Spotlight on Rural Health & Social Care - February 2019

This newsletter is provided by the Rural Health Network, part of the Rural Services Network.
It includes a roundup of rural health & social care news, research, learning and best practice.

Snow raises red alert for rural care workers

Vulnerable people are being made a priority home care call as snow hits much of the UK, with a red alert issued for care workers to attend.

One company has used its red, amber and green system ensures bedbound people living at home alone are the designated the first priority because they are the most vulnerable.

‘Sandwich generation’ are vulnerable

The Office for National Statistics has published data on the ‘Sandwich Generation’ – those who care for both their parents and dependent children.

The report found that they are more likely to suffer from mental ill-health, feel less satisfied with life and face financial struggles than the rest of the population.

NHS long term plan launched

The 10-year plan for the future of the NHS was announced last week, it outlines how the NHS budget will be spent over the next five years.

Broadly, its stated aims are to: enable everyone to get the best start in life, help communities to live well and help people to age well.

The plan focuses on prevention as a way of reducing financial pressures on healthcare, after Health Secretary Matt Hancock made prevention one of his top three priorities during his first speech in the role last year.

Smart homes to help the elderly

New ‘smart homes’ are to be created to help elderly and disabled people tackle loneliness in rural areas, according to Open Access Government.

The pilot, to take place in West Essex, will train residents to develop digital skills so they can become experts in a technology called ‘digital buddies’.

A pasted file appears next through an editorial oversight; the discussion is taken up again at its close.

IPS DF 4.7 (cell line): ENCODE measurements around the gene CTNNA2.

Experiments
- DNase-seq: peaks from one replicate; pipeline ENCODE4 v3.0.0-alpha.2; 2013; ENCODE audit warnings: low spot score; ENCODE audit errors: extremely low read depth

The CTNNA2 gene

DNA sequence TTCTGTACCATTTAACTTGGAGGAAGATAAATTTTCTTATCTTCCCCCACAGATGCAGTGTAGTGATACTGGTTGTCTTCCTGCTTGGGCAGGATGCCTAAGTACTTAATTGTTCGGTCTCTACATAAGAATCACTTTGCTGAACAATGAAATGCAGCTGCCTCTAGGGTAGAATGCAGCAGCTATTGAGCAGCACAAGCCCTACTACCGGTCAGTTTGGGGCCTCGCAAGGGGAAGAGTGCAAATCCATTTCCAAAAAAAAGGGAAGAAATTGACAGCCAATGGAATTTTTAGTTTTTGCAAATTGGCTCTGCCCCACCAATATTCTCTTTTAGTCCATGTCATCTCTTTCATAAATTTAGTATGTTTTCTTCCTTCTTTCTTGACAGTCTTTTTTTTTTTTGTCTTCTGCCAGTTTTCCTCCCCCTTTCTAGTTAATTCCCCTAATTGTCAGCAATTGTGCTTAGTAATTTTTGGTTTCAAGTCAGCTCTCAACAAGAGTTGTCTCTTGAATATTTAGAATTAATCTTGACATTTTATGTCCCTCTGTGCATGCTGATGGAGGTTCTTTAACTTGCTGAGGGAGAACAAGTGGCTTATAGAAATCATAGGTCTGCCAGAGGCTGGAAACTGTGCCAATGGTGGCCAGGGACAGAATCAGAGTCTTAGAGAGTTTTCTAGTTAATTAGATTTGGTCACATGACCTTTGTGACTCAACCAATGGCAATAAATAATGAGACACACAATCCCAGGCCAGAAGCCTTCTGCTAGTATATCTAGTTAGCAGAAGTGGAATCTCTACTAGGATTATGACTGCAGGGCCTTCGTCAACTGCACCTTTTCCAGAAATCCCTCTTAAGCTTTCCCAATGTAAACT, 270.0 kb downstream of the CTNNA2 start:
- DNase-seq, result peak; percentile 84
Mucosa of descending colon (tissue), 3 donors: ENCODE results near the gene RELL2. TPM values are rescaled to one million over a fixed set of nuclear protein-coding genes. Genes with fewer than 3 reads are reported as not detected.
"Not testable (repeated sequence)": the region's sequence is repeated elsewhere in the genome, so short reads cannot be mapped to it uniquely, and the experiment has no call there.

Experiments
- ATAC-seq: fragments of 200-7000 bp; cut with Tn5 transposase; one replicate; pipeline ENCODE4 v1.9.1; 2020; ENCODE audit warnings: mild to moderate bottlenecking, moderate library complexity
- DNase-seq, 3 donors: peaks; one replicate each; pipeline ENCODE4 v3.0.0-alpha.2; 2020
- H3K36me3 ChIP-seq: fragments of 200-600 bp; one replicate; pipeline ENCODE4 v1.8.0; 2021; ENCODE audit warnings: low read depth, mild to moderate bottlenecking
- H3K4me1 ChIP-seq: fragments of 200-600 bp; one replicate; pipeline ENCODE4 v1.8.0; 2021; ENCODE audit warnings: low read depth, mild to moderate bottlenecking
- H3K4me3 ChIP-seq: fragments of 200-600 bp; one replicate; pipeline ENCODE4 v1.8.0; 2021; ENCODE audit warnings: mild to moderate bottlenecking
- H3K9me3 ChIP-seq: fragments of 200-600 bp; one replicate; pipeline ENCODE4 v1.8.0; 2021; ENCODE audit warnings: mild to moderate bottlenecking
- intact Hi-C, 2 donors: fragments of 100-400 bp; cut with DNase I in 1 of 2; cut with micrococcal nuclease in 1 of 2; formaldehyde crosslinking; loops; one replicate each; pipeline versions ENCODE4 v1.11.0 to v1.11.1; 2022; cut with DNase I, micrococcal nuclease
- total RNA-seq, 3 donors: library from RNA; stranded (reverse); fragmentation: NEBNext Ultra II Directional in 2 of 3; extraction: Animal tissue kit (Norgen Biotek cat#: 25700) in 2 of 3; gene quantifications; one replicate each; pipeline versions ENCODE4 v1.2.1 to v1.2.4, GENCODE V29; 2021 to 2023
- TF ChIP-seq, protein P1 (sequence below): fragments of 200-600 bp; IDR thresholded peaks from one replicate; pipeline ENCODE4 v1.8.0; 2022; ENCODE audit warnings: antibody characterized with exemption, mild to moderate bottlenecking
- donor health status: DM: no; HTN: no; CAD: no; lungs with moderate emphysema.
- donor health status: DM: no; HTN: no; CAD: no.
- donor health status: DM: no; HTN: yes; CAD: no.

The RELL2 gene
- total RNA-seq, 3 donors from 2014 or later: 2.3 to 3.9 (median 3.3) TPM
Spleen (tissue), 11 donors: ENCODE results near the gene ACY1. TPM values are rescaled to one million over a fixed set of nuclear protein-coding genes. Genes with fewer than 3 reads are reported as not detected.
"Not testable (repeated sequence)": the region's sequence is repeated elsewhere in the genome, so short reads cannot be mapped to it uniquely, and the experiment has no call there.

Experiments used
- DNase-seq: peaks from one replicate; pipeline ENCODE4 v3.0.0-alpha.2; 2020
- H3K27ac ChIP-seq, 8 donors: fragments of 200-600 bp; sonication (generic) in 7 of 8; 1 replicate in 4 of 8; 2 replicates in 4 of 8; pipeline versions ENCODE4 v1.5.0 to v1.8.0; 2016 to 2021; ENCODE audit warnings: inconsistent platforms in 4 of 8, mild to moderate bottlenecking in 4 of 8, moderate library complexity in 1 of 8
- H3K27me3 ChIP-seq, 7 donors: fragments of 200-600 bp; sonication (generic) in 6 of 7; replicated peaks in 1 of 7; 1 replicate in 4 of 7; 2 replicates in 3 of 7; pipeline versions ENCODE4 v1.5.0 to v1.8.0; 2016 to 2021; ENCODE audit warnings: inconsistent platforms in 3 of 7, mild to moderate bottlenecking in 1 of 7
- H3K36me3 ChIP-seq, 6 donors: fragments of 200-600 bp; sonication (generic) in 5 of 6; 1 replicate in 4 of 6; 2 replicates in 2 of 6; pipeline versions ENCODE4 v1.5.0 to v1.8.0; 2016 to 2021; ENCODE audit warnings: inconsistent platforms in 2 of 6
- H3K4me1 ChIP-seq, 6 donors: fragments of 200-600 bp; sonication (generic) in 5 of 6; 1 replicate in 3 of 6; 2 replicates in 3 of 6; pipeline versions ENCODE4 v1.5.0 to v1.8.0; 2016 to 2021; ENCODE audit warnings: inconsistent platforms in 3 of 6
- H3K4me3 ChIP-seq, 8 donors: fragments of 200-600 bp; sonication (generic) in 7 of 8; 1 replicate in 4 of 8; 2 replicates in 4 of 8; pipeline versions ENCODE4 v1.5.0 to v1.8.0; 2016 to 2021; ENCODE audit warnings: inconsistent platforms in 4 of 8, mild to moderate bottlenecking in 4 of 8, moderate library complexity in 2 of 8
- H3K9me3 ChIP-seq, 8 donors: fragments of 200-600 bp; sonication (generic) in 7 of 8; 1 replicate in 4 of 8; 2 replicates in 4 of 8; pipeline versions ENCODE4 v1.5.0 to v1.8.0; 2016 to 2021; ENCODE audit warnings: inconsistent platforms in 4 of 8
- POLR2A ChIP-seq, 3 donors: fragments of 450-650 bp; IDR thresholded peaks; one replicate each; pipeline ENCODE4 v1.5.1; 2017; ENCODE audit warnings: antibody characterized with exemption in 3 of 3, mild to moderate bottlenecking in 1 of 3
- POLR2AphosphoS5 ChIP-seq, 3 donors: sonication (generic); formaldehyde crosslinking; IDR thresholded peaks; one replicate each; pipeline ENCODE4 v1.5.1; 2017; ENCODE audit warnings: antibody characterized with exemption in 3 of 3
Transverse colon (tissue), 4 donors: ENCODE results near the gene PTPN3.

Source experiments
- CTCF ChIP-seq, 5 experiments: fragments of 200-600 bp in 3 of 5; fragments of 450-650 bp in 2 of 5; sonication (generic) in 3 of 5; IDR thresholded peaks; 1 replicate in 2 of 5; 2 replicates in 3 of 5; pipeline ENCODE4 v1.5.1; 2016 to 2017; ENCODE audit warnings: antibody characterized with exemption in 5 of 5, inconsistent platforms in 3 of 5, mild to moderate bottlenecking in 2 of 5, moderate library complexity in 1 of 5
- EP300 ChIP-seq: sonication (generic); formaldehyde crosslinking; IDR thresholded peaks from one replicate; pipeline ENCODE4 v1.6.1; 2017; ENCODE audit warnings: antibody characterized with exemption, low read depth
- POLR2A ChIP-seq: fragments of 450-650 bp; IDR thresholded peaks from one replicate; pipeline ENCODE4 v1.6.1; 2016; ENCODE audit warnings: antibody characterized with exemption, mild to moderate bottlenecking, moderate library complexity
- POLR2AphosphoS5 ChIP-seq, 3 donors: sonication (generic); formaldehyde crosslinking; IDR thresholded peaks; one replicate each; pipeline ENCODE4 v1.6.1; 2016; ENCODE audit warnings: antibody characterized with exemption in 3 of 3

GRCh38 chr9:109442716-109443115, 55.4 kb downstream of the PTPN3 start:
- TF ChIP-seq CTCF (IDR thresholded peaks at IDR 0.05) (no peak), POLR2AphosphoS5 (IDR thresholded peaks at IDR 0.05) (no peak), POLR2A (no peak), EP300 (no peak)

They will then open their homes for older people to visit and learn about smart technology, for example showing them how to control household appliances, book doctor’s appointments online, video chat with friends, and order online shopping.

Rural Health and Social Care in the NEWS

Rural GP transport service saved by councillors (6 Feb 2019)

A voluntary scheme which offers transport to a rural west Suffolk health centre will now be able to continue after five councillors “answered a call for help”.  (East Anglian Daily Times)

'Chatty buses’ launched to fight loneliness (29 Jan 2019)

Passengers are being encouraged to talk to someone new on some Yorkshire Coast buses.  East Yorkshire Motor Services has launched a "chatty bus" campaign on a few of its Scarborough and District services.  The company is increasing its efforts in the fight against loneliness and social isolation. (Yorkshire Coast Radio)

Elderly care difficulties(19 Dec 2019)

An elderly resident in the Harrogate district has been stuck in a care home for six months, after eight care companies were unable to provide services.

Michael Harrison, the lead councillor for adult services in North Yorkshire, has told Stray FM about two of the worst cases unable to get social care at home.

One of the biggest challenges in North Yorkshire is finding care companies who can afford to send carers into rural areas. (Stray FM)

Rural and remote health services lose out on NHS funding according to research

Nuffield Report
A study by think tank The Nuffield Trust says the way the NHS distributes funding is “unclear, unfair and fails to fully compensate remote and rural areas for the extra costs they face”.

As a result, patients in isolated areas are faced to wait longer for treatment, and are far more likely to fall victim to bedblocking, the analysis finds.

The research found that the funding situation has become so precarious that six of England’s smallest and most remote hospital trusts now account for nearly a quarter of the £1bn NHS provider deficit.

And it said funding formulas failed to take proper account of the fact those living in rural areas were likely to be older and sicker than the average population.

On average, at small remote hospitals just 84 per cent of patients were treated in Accident and Emergency within four hours, compared with 90 per cent of those in other trusts, the analysis found.

Just 79 per cent of those needing treatment began it within 18 weeks, compared with 85 per cent of those elsewhere.